I recently came across a review of Zonbu, the $99 PC that runs on Linux. It’s sort of the Mac Mini of the PC world–it’s just sold as the CPU itself, without input/output devices nor peripherals like a monitor, keyboard and mouse. However, what’s really compelling about Zonbu is the cost.
Looks like Zonbu broke the $100 barrier. At $99 you get a networkable PC that runs the latest open source software, has plug-and-play functionality with popular devices and gadgets like iPods, digital cameras and the like, and other features you would expect from a full-fledged computer (which the Zonbu actually is). One added benefit is that the subscription model includes secure, remote storage of your data and configuration, so you can be assured of the safety and security of your stuff. It’s like a cross between a thin client and a full-fledged personal computer, since you get to have data stored online instead of just residing locally.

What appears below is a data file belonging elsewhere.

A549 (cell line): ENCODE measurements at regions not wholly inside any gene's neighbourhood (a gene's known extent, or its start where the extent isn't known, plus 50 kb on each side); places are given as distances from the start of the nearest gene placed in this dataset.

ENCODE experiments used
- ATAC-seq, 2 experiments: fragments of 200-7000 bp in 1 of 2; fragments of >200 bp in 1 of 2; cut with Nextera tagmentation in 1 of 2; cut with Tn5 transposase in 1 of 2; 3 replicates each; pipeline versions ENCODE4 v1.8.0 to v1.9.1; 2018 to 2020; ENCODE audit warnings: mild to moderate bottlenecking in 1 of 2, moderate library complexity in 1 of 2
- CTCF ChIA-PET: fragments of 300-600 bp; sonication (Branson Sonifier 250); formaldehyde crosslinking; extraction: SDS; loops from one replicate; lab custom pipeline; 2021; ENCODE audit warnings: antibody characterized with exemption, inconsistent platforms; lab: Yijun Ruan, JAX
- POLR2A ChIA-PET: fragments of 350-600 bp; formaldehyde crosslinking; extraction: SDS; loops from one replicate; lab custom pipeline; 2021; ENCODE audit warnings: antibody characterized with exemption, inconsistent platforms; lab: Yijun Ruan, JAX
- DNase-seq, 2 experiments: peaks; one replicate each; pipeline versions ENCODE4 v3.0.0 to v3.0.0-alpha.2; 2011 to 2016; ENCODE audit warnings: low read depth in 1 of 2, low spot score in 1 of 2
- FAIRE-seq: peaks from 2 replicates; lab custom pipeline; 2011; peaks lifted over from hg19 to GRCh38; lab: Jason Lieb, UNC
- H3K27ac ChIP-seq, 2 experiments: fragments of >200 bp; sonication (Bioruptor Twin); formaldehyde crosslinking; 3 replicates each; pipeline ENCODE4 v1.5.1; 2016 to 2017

Some quick specs.
- Via C7 ULV @1.2Ghz chipset
- 512 MB RAM
- Ethernet 10/100 Mbps
- PS/2 keyboard and mouse ports, VGA display port and 6 USB ports
- 4GB CompactFlash (CF) local storage
- Graphics up to 2048 x 1536 with 16 million colors – hardware graphics and MPEG2 acceleration
Ron Miller has a review on CIO.com, and he highlights that while the Zonbu is aimed at home consumers, there is potential use in the business environments, too.
However, there is a catch. The $99 selling price is actually just for the base unit itself. You will be asked to pre-pay two years of the $12.95 monthly subscription fee (prorated refunds in case you decide to cancel subscription) for the lowest plan. Or, you can buy the Zonbu outright for $249.
And then, of course, there are the other costs like the broadband connection, and peripherals and I/O devices. Still, it’s a good start if you’re looking for cheap computing.